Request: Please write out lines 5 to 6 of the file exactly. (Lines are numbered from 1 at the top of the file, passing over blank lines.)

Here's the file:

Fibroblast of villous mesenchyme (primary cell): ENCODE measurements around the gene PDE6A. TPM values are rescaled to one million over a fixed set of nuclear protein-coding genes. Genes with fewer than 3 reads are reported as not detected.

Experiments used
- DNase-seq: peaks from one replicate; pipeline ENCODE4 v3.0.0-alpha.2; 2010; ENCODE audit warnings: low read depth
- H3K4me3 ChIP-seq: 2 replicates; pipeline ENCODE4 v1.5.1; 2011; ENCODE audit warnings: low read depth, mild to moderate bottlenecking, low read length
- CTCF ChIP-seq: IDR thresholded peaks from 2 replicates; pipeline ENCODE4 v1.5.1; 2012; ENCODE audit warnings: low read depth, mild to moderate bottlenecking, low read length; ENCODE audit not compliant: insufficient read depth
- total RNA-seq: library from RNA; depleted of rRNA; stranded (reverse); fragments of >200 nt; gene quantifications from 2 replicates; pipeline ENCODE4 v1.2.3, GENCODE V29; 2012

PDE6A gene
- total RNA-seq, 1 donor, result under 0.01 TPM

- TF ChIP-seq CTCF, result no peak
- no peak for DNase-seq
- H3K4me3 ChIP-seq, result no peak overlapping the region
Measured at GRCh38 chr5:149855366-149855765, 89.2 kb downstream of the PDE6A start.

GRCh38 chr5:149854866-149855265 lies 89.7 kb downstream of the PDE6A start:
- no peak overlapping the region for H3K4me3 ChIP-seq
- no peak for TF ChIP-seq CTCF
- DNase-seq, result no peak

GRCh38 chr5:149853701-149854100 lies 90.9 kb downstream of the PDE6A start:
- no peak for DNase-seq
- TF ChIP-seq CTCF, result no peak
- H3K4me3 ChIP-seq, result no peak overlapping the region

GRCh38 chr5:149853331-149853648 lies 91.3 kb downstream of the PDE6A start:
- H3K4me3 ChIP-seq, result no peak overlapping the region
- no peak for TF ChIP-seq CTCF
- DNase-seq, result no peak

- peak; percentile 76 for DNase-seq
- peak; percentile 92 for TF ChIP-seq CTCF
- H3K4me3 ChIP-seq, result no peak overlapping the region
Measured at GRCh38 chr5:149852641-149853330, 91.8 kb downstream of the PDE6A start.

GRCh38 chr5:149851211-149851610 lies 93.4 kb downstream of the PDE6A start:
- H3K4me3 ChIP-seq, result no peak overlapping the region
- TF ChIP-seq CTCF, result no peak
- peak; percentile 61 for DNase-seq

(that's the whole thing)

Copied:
- CTCF ChIP-seq: IDR thresholded peaks from 2 replicates; pipeline ENCODE4 v1.5.1; 2012; ENCODE audit warnings: low read depth, mild to moderate bottlenecking, low read length; ENCODE audit not compliant: insufficient read depth
- total RNA-seq: library from RNA; depleted of rRNA; stranded (reverse); fragments of >200 nt; gene quantifications from 2 replicates; pipeline ENCODE4 v1.2.3, GENCODE V29; 2012